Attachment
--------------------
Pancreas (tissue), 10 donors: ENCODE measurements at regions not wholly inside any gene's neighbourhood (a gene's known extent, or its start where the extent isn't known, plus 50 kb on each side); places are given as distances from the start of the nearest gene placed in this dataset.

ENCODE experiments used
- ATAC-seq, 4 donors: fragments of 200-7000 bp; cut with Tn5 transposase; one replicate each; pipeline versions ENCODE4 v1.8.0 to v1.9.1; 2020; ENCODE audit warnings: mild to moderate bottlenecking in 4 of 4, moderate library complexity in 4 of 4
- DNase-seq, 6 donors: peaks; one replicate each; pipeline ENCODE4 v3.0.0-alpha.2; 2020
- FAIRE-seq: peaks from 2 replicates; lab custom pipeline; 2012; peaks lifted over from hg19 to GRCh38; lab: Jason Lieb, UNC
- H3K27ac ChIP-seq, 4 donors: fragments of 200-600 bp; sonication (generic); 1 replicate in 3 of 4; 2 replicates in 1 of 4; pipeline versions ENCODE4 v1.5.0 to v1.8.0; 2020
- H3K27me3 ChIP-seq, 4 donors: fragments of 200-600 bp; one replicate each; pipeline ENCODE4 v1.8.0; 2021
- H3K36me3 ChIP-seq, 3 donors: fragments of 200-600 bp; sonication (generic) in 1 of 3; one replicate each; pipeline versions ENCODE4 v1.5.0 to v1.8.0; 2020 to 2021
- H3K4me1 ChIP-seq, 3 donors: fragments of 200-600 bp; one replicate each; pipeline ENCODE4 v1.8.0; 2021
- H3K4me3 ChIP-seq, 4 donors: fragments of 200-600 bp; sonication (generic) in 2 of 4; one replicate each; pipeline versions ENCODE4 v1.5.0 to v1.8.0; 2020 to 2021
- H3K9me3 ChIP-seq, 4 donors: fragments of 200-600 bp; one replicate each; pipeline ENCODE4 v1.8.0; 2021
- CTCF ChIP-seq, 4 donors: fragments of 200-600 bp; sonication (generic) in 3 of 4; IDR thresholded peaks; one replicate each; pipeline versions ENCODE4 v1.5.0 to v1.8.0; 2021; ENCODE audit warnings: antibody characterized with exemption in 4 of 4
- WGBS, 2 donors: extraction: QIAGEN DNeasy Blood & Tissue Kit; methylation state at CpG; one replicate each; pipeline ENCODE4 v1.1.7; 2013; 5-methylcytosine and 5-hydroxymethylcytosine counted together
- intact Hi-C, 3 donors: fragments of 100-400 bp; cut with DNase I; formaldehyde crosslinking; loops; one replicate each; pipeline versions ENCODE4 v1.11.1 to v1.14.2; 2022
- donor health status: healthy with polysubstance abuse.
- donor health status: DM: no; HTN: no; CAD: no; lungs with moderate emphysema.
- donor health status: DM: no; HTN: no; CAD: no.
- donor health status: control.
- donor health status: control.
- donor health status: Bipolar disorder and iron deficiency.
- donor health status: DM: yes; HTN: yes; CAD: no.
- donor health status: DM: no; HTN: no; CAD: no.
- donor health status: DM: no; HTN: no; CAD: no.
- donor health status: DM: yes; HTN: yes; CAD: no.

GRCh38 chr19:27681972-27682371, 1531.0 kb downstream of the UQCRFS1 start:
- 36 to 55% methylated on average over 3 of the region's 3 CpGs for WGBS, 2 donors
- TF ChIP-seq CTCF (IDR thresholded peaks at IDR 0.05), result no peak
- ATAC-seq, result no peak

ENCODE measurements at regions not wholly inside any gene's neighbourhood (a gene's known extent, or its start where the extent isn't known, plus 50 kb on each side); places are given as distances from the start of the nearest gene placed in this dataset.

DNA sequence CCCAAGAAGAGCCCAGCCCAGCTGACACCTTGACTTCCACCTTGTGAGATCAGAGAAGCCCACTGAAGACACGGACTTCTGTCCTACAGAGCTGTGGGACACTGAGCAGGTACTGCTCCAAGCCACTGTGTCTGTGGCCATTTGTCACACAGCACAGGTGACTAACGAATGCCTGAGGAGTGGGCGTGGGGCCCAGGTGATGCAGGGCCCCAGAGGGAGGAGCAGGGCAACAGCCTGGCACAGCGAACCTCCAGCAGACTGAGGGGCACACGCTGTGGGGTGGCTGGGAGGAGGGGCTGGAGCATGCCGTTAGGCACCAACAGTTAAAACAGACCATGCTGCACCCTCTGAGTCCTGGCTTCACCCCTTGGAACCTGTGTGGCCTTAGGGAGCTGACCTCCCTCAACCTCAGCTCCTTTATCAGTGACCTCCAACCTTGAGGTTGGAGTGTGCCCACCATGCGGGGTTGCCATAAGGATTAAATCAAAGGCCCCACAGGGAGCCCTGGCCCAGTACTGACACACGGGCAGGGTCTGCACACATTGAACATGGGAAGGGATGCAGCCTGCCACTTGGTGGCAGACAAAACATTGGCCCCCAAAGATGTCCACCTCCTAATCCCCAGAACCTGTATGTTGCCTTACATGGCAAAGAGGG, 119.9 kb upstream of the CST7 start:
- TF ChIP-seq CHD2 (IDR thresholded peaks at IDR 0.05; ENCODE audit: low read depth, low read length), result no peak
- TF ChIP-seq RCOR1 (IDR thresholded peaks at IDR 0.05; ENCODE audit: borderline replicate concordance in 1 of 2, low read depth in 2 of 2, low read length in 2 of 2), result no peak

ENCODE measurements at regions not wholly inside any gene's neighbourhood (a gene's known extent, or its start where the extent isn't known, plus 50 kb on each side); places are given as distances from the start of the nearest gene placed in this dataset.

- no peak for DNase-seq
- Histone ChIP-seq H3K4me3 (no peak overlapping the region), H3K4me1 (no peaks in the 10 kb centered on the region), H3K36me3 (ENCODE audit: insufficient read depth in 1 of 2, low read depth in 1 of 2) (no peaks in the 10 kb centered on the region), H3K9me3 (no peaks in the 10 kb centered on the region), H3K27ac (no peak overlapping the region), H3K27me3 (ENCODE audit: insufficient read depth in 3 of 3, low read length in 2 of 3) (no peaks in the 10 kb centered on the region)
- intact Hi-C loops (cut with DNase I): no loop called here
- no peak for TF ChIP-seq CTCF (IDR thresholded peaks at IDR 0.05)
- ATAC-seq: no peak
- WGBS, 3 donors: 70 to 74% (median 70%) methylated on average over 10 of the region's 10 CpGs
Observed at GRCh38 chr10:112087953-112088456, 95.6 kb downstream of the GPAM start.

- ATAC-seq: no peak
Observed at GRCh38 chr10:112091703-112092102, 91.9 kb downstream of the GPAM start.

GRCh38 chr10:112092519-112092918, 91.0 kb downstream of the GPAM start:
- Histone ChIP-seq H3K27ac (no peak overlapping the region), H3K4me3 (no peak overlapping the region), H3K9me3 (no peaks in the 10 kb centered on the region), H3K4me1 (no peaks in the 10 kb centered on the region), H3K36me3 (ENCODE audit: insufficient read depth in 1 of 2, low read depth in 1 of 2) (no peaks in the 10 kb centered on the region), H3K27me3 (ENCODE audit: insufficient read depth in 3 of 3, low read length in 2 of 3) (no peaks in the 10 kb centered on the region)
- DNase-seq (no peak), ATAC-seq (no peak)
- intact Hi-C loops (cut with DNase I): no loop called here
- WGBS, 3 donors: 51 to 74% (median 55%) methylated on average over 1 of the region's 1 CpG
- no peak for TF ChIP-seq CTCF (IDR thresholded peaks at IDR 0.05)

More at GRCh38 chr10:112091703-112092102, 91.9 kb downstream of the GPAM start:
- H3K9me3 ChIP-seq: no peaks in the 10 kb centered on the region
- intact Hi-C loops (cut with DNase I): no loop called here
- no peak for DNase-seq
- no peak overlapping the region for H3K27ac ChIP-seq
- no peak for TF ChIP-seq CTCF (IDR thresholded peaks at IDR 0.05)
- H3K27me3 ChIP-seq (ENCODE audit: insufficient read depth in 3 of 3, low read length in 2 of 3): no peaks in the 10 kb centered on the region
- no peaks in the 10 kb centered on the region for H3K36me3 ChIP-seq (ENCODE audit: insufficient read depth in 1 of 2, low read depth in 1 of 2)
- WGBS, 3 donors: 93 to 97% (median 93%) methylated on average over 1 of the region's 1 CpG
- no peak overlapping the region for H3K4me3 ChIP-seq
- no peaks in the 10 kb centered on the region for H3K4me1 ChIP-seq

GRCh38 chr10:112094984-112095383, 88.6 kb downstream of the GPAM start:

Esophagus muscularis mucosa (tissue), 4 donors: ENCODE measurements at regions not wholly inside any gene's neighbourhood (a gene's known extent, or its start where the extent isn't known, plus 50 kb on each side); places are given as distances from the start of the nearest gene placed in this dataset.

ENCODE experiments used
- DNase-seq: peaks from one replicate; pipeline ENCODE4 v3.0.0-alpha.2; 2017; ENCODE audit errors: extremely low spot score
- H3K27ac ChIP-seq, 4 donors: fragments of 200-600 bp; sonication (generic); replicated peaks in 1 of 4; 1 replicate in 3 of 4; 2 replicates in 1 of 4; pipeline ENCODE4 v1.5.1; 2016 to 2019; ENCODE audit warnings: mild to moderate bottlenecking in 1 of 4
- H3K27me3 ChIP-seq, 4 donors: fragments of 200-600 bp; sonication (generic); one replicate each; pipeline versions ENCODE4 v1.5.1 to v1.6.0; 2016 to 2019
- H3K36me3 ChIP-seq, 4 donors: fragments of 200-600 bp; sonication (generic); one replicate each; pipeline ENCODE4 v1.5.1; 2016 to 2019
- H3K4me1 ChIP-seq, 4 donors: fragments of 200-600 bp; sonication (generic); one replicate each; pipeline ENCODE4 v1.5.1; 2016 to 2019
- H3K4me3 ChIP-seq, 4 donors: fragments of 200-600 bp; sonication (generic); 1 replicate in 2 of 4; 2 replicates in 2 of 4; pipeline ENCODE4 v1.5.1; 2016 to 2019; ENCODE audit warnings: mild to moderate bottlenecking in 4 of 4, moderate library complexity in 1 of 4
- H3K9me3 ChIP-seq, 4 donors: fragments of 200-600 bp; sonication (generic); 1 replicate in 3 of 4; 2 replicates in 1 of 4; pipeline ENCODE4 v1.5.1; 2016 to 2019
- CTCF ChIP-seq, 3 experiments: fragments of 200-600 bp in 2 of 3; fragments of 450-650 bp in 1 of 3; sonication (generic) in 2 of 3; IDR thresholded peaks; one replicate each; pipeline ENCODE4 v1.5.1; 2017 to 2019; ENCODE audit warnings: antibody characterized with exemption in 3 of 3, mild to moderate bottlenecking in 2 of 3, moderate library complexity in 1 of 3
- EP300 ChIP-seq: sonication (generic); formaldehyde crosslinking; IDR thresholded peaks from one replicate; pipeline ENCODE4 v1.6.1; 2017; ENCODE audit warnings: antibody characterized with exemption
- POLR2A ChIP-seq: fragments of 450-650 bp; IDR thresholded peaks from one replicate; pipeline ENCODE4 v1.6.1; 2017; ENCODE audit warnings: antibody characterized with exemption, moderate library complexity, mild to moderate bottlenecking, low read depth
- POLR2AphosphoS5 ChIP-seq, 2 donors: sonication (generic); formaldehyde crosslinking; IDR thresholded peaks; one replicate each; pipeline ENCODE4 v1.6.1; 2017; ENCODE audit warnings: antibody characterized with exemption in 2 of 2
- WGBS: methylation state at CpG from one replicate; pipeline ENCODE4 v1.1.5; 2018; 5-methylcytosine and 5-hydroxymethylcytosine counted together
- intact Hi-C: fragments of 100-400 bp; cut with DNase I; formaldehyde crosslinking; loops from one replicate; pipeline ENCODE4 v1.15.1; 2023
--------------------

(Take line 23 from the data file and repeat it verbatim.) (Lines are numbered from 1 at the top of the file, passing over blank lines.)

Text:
- donor health status: DM: no; HTN: no; CAD: no.